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Consumption ConjunctionIs consumption inequality growing with income inequality?
learnINEQUALITIES: The wealthy but miserly Ebenezer Scrooge lives like Bob Cratchit (above)—illustrating the idea that income inequality isn’t the same as consumption inequality, though both are increasing. (Photo: Corbis)

A macroeconomist who specializes in the labor market, Mark Bils is coauthor of a study finding a rise in consumption inequality in the United States.

Mark Bils is the Hazel Fyfe Professor in Economics. An anonymous donor’s bequest honoring the Fyfe family helped create the professorship, named in honor of Hazel Fyfe Gallaher ’46.

Why is it important to look at consumption inequality?

There’s a lot of emphasis on inequality of income or wealth. But that might not map into consumption inequality. If the rich save their incomes, or give them away, then they free up resources for someone else’s consumption. Take Ebenezer Scrooge, for example—it’s very unequal that Scrooge has so much wealth. But he’s so miserly that he lives kind of like Bob Cratchit. That’s true even before he gives his money away. Inequality in consumption is presumably what we most care about, but it’s hard to measure.


There’s not much survey data on household consumption. There are two ways one might estimate household consumption, and both are difficult. The standard way is to ask people how much they spent. For the United States, that’s done by the Bureau of Labor Statistics through the Consumer Expenditure Survey, or CE. You can also estimate it indirectly—if you know somebody’s income and know how much they saved (or borrowed), you could estimate consumption by income minus savings. But that’s a noisy estimate in practice, so rarely considered.

Some researchers have suggested that consumption inequality hasn’t risen with income inequality. Why?

Income inequality has gone up substantially over the past 30-plus years, the time period that Mark Aguiar and I consider in our paper. Researchers have shown that, based on the CE survey, consumption inequality went up much less than did income inequality. When Mark and I estimate consumption inequality directly from the CE data, we similarly find that measured inequality in total expenditures increased by only about a third as much as income inequality, comparing high to low-income households. Those direct measures of expenditures underlie the view that consumption inequality didn’t rise that much.

What prompted your study?

There are two things that motivated Mark and me to look at this in another way. One is that the conventional wisdom—little rise in consumption inequality—is extreme in the following sense. Given the rich are getting relatively richer, if their consumption didn’t go up much, their savings rate would need to have exploded upwards; and we don’t think we’ve seen that over the past 30 years. Our main motivation, however, is that the CE data have done an increasingly poor job of measuring household consumption over those last 30 years. That is, it fails to capture the average growth in consumption spending shown by retail measures of aggregate spending. We had concern that it may increasingly fail to capture spending by richer households, causing it to undermeasure the true rise in consumption inequality.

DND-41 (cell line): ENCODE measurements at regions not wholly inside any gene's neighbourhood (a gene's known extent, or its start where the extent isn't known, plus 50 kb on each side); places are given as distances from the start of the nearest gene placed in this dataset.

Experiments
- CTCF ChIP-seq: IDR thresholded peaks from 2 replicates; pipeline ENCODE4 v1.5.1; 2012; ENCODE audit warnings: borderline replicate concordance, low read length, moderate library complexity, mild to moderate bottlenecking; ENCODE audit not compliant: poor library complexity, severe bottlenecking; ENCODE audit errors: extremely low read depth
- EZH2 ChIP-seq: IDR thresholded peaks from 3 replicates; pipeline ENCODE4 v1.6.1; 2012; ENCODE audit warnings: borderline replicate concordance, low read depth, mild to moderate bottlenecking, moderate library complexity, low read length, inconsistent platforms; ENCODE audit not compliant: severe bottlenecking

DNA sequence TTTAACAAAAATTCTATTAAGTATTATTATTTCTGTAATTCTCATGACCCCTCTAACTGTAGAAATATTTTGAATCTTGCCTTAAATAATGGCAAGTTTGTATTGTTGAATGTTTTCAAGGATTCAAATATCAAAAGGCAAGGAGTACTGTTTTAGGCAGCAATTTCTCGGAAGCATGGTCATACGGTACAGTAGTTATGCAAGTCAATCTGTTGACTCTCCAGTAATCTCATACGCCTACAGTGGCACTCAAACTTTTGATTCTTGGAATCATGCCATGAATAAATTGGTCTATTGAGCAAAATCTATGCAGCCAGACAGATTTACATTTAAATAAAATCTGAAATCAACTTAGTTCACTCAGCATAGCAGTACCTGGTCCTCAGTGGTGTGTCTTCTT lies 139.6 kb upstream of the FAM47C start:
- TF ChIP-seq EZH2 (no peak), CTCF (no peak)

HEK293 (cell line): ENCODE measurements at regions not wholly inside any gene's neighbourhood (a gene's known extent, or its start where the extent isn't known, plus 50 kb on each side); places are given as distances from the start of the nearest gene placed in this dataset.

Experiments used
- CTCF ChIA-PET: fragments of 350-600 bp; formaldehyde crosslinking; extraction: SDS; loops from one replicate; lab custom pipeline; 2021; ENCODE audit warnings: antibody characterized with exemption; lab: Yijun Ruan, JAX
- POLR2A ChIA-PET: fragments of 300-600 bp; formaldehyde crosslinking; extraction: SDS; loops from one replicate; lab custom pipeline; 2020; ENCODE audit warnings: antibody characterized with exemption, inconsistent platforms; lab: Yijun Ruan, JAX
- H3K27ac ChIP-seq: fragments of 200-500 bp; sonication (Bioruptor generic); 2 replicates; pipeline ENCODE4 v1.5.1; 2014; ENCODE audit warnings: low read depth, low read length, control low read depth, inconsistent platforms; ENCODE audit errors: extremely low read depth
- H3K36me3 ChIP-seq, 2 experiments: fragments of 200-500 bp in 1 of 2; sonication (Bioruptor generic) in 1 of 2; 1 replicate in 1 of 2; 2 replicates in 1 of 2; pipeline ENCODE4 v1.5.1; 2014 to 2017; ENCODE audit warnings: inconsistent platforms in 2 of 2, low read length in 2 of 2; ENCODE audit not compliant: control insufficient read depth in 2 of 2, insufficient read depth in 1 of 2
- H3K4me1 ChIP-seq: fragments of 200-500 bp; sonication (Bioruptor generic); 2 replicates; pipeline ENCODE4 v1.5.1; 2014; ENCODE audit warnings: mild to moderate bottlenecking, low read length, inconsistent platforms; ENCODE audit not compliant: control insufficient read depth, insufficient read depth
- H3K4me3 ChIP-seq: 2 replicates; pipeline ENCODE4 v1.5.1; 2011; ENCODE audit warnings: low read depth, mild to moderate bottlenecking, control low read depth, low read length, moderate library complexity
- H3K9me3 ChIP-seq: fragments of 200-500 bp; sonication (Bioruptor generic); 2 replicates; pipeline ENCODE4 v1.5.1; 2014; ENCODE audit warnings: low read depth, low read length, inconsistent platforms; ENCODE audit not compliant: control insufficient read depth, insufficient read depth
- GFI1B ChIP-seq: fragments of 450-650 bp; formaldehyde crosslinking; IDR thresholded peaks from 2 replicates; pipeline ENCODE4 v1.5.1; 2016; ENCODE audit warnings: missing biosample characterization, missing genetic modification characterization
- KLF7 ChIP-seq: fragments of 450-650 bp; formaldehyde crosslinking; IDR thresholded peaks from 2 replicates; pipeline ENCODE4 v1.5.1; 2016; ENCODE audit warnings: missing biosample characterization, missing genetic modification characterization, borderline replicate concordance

What did you do differently?

We focus, not on how much households report spending in total, but on how they report spending across different categories of goods—specifically luxuries versus necessities. Just as examples, consider entertainment spending, say going to events, versus spending on groceries. Entertainment spending is a luxury—its share of spending is higher for richer families—while groceries are a necessity. We estimate changing consumption inequality from how rapidly high-income families shifted spending toward luxuries (like entertainment), compared to what we see for poorer families. We can estimate changing consumption inequality by this approach even if the data fail to capture the growth in spending for rich versus poorer households and fail to capture overall spending growth on luxuries versus necessities.

And what is your bottom line?

We see that higher-income households shifted their spending much more toward luxuries than did lower-income households. That shift requires a sizable increase in consumption inequality over the past 30 years. In fact, we conclude that the rise in consumption inequality mirrored the rise in U.S. income equality over those years. So that differs dramatically from what had been concluded based on the direct measures of household spending.

—Kathleen McGarvey